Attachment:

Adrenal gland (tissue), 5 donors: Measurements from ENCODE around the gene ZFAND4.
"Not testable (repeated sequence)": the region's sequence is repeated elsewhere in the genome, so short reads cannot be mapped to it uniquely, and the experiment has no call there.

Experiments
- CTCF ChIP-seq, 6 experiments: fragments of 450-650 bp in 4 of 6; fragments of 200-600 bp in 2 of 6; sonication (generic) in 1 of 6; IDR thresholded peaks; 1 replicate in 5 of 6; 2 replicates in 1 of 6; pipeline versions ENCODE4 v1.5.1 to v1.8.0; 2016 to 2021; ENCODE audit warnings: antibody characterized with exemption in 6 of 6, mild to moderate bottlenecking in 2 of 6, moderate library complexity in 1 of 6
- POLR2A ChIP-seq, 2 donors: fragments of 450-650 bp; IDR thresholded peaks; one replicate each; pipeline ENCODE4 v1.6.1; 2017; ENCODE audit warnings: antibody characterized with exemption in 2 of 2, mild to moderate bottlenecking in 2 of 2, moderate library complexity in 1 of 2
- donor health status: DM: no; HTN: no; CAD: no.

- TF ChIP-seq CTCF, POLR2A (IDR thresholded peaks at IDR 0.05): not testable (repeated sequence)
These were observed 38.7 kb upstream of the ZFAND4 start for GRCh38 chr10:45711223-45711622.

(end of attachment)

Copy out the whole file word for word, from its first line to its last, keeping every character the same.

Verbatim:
Adrenal gland (tissue), 5 donors: Measurements from ENCODE around the gene ZFAND4.
"Not testable (repeated sequence)": the region's sequence is repeated elsewhere in the genome, so short reads cannot be mapped to it uniquely, and the experiment has no call there.

Experiments
- CTCF ChIP-seq, 6 experiments: fragments of 450-650 bp in 4 of 6; fragments of 200-600 bp in 2 of 6; sonication (generic) in 1 of 6; IDR thresholded peaks; 1 replicate in 5 of 6; 2 replicates in 1 of 6; pipeline versions ENCODE4 v1.5.1 to v1.8.0; 2016 to 2021; ENCODE audit warnings: antibody characterized with exemption in 6 of 6, mild to moderate bottlenecking in 2 of 6, moderate library complexity in 1 of 6
- POLR2A ChIP-seq, 2 donors: fragments of 450-650 bp; IDR thresholded peaks; one replicate each; pipeline ENCODE4 v1.6.1; 2017; ENCODE audit warnings: antibody characterized with exemption in 2 of 2, mild to moderate bottlenecking in 2 of 2, moderate library complexity in 1 of 2
- donor health status: DM: no; HTN: no; CAD: no.

- TF ChIP-seq CTCF, POLR2A (IDR thresholded peaks at IDR 0.05): not testable (repeated sequence)
These were observed 38.7 kb upstream of the ZFAND4 start for GRCh38 chr10:45711223-45711622.